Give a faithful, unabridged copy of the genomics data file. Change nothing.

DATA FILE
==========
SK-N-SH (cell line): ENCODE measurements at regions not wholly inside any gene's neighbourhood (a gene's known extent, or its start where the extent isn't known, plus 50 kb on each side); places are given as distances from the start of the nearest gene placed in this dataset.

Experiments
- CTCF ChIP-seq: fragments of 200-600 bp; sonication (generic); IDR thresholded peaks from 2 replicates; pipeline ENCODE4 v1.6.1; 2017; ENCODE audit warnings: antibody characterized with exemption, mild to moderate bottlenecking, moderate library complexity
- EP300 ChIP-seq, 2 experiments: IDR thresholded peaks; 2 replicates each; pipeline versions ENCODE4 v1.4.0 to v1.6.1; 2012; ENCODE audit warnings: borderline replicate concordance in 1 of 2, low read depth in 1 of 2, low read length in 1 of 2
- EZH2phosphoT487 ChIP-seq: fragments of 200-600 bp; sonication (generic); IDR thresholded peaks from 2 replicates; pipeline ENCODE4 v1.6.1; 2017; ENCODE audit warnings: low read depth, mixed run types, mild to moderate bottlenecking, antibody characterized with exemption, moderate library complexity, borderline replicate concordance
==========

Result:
SK-N-SH (cell line): ENCODE measurements at regions not wholly inside any gene's neighbourhood (a gene's known extent, or its start where the extent isn't known, plus 50 kb on each side); places are given as distances from the start of the nearest gene placed in this dataset.

Experiments
- CTCF ChIP-seq: fragments of 200-600 bp; sonication (generic); IDR thresholded peaks from 2 replicates; pipeline ENCODE4 v1.6.1; 2017; ENCODE audit warnings: antibody characterized with exemption, mild to moderate bottlenecking, moderate library complexity
- EP300 ChIP-seq, 2 experiments: IDR thresholded peaks; 2 replicates each; pipeline versions ENCODE4 v1.4.0 to v1.6.1; 2012; ENCODE audit warnings: borderline replicate concordance in 1 of 2, low read depth in 1 of 2, low read length in 1 of 2
- EZH2phosphoT487 ChIP-seq: fragments of 200-600 bp; sonication (generic); IDR thresholded peaks from 2 replicates; pipeline ENCODE4 v1.6.1; 2017; ENCODE audit warnings: low read depth, mixed run types, mild to moderate bottlenecking, antibody characterized with exemption, moderate library complexity, borderline replicate concordance